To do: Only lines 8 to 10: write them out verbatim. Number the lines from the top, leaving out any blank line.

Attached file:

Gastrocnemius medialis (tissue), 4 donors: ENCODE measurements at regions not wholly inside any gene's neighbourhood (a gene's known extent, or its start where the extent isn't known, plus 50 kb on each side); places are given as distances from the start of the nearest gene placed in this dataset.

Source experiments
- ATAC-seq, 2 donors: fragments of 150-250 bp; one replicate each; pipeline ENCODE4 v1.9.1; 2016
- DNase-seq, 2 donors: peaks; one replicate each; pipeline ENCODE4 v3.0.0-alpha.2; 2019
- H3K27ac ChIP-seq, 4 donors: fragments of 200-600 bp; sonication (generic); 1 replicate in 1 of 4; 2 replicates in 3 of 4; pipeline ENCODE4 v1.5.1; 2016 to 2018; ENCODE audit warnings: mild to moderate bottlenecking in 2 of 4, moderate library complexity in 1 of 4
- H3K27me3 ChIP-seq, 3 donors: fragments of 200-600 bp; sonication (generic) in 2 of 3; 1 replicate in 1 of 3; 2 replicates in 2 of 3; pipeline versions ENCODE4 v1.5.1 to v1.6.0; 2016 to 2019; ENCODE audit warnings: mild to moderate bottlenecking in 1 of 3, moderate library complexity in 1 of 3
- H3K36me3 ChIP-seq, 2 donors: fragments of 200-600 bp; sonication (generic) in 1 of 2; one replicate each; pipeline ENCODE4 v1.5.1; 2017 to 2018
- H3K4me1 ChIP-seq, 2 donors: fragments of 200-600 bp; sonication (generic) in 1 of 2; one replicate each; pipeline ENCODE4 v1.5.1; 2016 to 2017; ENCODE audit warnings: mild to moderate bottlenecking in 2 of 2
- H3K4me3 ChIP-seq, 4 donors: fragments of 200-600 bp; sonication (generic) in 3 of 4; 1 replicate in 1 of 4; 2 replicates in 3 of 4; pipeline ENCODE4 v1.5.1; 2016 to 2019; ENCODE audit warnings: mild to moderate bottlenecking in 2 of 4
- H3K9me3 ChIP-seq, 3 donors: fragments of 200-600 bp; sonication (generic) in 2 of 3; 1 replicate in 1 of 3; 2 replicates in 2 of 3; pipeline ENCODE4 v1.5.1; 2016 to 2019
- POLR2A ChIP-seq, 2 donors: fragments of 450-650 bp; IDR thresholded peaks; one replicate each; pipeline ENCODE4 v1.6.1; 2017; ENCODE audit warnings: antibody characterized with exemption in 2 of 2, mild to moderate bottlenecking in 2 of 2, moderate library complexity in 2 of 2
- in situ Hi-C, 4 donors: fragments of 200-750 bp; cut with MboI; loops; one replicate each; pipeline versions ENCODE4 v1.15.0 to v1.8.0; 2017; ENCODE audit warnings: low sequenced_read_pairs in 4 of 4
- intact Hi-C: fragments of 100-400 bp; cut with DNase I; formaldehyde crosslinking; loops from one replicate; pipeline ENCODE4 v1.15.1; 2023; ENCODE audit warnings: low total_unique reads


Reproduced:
- H3K4me1 ChIP-seq, 2 donors: fragments of 200-600 bp; sonication (generic) in 1 of 2; one replicate each; pipeline ENCODE4 v1.5.1; 2016 to 2017; ENCODE audit warnings: mild to moderate bottlenecking in 2 of 2
- H3K4me3 ChIP-seq, 4 donors: fragments of 200-600 bp; sonication (generic) in 3 of 4; 1 replicate in 1 of 4; 2 replicates in 3 of 4; pipeline ENCODE4 v1.5.1; 2016 to 2019; ENCODE audit warnings: mild to moderate bottlenecking in 2 of 4
- H3K9me3 ChIP-seq, 3 donors: fragments of 200-600 bp; sonication (generic) in 2 of 3; 1 replicate in 1 of 3; 2 replicates in 2 of 3; pipeline ENCODE4 v1.5.1; 2016 to 2019